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Harvey S. Levin, Eugenio Amparo, Howard M. Eisenberg, David H. Williams, Walter M. High Jr., Craig B. McArdle and Richard L. Weiner

✓ Twenty patients admitted for minor or moderate closed-head injury were studied to investigate the relationship between magnetic resonance imaging (MRI) and neurobehavioral sequelae. The MRI scans demonstrated 44 more intracranial lesions than did concurrent computerized tomography (CT) scans in 17 patients (85%); most of these lesions were located in the frontal and temporal regions. Estimates of lesion volume based on MRI were frequently greater than with CT; however, MRI disclosed no additional lesions that required surgical evacuation. Neuropsychological assessment during the initial hospitalization revealed deficits in frontal lobe functioning and memory that were related to the size and localization of the lesions as defined by MRI. Follow-up MRI and neuropsychological testing at 1 month (13 cases) and 3 months (six cases) disclosed marked reduction of lesion size paralleled by improvement in cognition and memory. These findings encourage further investigation of the prognostic utility of MRI for the clinical management and rehabilitation of mild or moderate head injury.

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Guy L. Clifton, Christopher S. Coffey, Sierra Fourwinds, David Zygun, Alex Valadka, Kenneth R. Smith Jr., Melisa L. Frisby, Richard D. Bucholz, Elisabeth A. Wilde, Harvey S. Levin and David O. Okonkwo

Object

The authors hypothesized that cooling before evacuation of traumatic intracranial hematomas protects the brain from reperfusion injury and, if so, further hypothesized that hypothermia induction before or soon after craniotomy should be associated with improved outcomes.

Methods

The National Acute Brain Injury Study: Hypothermia I (NABIS:H I) was a randomized multicenter clinical trial of 392 patients with severe brain injury treated using normothermia or hypothermia for 48 hours with patients reaching 33°C at 8.4 ± 3 hours after injury. The National Acute Brain Injury Study: Hypothermia II (NABIS:H II) was a randomized, multicenter clinical trial of 97 patients with severe brain injury treated with normothermia or hypothermia for 48 hours with patients reaching 35°C within 2.6 ± 1.2 hours and 33°C within 4.4 ± 1.5 hours of injury. Entry and exclusion criteria, management, and outcome measures in the 2 trials were similar.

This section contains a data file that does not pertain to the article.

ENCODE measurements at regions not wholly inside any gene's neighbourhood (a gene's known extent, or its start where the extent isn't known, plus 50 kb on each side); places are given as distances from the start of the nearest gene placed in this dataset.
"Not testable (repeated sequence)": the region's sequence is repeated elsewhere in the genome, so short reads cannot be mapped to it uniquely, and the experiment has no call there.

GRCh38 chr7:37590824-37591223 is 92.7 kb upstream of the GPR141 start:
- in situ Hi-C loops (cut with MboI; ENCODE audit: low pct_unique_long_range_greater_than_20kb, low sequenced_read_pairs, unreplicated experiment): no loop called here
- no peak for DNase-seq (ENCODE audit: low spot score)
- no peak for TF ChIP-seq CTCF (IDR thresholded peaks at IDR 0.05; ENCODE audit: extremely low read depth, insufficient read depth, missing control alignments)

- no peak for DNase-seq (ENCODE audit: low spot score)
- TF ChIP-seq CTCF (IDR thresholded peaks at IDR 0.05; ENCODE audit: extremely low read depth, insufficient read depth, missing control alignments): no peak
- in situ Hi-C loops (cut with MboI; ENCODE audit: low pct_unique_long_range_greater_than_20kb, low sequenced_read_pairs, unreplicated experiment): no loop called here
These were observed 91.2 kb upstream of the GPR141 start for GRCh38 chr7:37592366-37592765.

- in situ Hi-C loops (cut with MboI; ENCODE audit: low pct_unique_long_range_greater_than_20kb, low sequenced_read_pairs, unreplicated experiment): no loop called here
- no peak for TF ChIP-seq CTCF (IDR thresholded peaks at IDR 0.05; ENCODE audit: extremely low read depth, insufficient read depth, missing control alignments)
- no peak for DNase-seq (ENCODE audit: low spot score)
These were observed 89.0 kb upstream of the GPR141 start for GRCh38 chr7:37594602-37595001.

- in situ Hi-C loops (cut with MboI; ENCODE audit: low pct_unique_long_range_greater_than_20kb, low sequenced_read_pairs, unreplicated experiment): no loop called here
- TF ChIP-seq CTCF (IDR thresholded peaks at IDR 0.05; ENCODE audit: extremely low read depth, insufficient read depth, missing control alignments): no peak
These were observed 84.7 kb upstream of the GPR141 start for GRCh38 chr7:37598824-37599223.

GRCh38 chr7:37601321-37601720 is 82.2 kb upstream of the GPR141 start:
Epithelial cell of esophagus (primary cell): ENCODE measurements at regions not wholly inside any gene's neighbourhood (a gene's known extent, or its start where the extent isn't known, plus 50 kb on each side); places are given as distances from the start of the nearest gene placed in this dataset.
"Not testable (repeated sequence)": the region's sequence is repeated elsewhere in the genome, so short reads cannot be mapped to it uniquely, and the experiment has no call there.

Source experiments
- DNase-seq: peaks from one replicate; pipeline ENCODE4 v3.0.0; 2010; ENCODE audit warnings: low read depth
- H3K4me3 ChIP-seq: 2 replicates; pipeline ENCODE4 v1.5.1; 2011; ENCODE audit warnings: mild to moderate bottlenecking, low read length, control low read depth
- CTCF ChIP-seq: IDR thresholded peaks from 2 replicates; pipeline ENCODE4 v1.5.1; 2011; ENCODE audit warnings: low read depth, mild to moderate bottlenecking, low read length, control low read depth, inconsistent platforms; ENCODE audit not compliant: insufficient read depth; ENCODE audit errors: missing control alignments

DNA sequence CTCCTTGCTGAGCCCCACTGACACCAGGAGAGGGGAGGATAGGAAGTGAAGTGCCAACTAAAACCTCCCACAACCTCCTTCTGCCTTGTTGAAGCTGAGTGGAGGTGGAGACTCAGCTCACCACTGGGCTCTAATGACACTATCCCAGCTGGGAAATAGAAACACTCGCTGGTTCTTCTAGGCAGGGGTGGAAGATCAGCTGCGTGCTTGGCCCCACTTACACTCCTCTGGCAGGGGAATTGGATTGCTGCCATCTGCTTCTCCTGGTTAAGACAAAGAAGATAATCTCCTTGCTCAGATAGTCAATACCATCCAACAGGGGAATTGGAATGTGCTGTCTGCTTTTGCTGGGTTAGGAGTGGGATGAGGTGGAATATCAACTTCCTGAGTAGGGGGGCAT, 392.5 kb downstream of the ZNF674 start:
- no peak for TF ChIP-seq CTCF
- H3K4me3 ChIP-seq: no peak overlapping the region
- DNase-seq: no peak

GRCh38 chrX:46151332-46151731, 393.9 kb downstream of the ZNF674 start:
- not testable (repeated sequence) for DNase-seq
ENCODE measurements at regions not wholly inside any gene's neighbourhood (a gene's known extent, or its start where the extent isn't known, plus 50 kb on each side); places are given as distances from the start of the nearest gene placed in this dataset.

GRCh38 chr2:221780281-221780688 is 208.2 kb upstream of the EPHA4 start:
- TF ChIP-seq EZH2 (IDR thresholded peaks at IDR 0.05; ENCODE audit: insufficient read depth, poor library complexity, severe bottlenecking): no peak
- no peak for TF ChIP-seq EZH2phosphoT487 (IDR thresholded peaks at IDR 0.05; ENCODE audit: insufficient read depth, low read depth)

Results

In NABIS:H II among the patients with evacuated intracranial hematomas, outcome was poor (severe disability, vegetative state, or death) in 5 of 15 patients in the hypothermia group and in 9 of 13 patients in the normothermia group (relative risk 0.44, 95% CI 0.22–0.88; p = 0.02). All patients randomized to hypothermia reached 35°C within 1.5 hours after surgery start and 33°C within 5.55 hours. Applying these criteria to NABIS:H I, 31 of 54 hypothermia-treated patients reached a temperature of 35°C or lower within 1.5 hours after surgery start time, and the remaining 23 patients reached 35°C at later time points. Outcome was poor in 14 (45%) of 31 patients reaching 35°C within 1.5 hours of surgery, in 14 (61%) of 23 patients reaching 35°C more than 1.5 hours of surgery, and in 35 (60%) of 58 patients in the normothermia group (relative risk 0.74, 95%, CI 0.49–1.13; p = 0.16). A meta-analysis of 46 patients with hematomas in both trials who reached 35°C within 1.5 hours of surgery start showed a significantly reduced rate of poor outcomes (41%) compared with 94 patients treated with hypothermia who did not reach 35°C within that time and patients treated at normothermia (62%, p = 0.009).

Conclusions

Induction of hypothermia to 35°C before or soon after craniotomy with maintenance at 33°C for 48 hours thereafter may improve outcome of patients with hematomas and severe traumatic brain injury. Clinical trial registration no.: NCT00178711.

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Lawrence F. Marshall